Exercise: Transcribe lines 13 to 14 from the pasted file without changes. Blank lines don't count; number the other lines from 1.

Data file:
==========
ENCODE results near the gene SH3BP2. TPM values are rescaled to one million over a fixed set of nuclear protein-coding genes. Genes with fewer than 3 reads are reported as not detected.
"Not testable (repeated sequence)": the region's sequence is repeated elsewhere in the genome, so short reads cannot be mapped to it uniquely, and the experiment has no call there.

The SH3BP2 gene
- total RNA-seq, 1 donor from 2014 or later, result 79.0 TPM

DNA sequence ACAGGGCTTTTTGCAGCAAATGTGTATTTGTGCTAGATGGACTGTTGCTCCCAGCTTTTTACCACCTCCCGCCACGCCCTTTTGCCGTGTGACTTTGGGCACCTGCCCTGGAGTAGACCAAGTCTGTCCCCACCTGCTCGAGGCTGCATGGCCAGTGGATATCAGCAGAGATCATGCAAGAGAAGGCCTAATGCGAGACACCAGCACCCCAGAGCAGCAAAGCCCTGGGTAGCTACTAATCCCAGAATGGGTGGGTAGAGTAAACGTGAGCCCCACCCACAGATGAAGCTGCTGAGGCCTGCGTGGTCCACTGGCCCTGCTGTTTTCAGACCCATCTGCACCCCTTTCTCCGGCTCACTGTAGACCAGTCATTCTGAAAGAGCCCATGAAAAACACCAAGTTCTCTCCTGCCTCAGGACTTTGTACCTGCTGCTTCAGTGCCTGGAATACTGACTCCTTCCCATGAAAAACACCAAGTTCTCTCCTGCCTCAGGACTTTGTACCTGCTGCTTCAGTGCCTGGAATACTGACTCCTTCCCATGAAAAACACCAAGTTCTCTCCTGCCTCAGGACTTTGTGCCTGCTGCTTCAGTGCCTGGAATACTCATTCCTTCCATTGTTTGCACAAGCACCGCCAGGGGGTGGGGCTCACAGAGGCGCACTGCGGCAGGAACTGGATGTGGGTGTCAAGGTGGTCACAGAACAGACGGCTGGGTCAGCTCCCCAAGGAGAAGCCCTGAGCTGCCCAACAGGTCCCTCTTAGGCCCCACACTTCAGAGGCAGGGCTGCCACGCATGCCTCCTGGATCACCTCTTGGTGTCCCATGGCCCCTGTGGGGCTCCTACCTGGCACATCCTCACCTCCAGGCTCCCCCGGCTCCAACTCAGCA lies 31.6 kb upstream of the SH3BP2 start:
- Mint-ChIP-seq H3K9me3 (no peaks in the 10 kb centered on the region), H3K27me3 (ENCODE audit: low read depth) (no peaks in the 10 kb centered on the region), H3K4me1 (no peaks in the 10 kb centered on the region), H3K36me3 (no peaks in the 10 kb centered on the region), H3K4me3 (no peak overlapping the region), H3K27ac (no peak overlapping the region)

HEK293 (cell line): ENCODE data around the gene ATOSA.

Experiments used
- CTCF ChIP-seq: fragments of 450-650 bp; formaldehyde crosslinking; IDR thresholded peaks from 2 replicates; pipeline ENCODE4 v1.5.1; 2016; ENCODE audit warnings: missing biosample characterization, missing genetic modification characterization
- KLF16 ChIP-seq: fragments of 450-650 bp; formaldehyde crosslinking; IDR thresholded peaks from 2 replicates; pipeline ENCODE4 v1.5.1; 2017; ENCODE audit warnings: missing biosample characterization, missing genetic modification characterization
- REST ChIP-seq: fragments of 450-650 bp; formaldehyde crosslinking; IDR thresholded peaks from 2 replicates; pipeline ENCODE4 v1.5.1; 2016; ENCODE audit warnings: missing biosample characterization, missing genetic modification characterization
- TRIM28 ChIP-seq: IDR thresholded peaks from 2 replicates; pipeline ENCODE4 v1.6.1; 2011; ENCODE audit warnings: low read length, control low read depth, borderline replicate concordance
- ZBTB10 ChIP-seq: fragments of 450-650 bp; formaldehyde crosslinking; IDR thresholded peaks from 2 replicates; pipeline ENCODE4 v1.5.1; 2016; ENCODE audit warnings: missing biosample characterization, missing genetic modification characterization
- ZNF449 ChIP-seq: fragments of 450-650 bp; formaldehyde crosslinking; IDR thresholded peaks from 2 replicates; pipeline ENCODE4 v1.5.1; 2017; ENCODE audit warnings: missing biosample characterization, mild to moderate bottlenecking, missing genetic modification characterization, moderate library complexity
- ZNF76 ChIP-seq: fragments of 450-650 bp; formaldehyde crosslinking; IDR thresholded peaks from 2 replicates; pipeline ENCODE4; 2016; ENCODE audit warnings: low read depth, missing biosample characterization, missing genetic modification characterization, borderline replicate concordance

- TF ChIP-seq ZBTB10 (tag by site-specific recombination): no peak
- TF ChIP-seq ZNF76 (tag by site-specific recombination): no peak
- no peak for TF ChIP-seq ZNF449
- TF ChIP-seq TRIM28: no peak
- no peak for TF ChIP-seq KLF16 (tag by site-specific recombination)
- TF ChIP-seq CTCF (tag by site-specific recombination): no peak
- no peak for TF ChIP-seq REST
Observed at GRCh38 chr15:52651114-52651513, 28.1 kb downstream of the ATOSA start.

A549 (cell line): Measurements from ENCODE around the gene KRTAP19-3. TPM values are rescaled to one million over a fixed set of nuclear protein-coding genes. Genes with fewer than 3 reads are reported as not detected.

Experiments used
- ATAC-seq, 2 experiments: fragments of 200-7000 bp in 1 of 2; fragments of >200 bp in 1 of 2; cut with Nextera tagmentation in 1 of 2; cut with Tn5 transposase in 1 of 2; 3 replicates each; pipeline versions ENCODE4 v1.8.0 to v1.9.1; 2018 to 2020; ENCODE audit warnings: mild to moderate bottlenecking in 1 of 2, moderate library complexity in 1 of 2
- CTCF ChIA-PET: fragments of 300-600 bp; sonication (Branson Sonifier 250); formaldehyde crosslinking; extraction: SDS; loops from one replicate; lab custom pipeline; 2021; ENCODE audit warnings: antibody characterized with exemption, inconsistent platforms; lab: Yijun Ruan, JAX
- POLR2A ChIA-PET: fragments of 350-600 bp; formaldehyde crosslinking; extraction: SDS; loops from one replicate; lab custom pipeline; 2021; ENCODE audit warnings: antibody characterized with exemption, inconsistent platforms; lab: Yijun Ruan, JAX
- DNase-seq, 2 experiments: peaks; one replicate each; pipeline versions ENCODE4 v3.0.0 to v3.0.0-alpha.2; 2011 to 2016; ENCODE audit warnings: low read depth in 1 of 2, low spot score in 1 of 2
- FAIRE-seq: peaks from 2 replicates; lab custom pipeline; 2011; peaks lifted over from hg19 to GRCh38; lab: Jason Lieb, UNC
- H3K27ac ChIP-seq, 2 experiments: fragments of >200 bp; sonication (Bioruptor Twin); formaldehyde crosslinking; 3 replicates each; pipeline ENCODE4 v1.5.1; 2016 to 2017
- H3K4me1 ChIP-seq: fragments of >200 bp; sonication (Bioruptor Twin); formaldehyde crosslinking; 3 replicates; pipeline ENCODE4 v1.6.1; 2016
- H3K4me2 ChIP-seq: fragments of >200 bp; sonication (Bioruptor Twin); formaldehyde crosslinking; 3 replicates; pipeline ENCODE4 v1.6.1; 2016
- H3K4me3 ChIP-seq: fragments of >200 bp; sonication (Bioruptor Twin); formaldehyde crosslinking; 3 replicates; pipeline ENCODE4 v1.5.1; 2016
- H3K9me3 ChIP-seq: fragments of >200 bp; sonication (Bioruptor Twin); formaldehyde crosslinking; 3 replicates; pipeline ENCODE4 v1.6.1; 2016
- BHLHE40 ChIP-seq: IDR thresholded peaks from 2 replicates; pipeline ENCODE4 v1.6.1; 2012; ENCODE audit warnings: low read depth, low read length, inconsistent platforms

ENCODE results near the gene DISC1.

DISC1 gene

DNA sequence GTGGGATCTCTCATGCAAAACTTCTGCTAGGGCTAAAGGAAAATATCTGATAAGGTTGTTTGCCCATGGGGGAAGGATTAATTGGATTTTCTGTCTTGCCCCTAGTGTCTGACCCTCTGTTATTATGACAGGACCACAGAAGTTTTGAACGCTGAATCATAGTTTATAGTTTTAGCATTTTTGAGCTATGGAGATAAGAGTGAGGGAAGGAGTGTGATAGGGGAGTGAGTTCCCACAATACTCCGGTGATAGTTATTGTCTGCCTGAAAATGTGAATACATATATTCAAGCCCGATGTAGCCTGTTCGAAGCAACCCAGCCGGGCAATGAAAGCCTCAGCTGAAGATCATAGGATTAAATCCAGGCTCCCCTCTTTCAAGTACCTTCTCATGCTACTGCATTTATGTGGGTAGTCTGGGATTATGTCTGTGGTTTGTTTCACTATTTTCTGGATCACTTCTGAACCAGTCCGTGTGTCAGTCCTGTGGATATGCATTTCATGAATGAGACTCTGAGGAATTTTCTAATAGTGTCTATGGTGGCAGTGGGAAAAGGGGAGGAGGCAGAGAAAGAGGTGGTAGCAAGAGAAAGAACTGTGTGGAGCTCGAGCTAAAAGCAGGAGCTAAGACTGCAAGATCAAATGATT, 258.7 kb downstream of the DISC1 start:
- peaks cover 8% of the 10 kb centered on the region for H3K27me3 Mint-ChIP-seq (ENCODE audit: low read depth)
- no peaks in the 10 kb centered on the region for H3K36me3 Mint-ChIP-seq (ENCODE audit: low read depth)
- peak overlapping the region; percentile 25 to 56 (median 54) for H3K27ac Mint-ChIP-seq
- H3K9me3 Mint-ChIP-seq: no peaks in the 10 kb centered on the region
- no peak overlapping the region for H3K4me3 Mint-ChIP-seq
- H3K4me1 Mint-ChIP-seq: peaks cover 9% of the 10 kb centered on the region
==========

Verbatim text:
- ZBTB10 ChIP-seq: fragments of 450-650 bp; formaldehyde crosslinking; IDR thresholded peaks from 2 replicates; pipeline ENCODE4 v1.5.1; 2016; ENCODE audit warnings: missing biosample characterization, missing genetic modification characterization
- ZNF449 ChIP-seq: fragments of 450-650 bp; formaldehyde crosslinking; IDR thresholded peaks from 2 replicates; pipeline ENCODE4 v1.5.1; 2017; ENCODE audit warnings: missing biosample characterization, mild to moderate bottlenecking, missing genetic modification characterization, moderate library complexity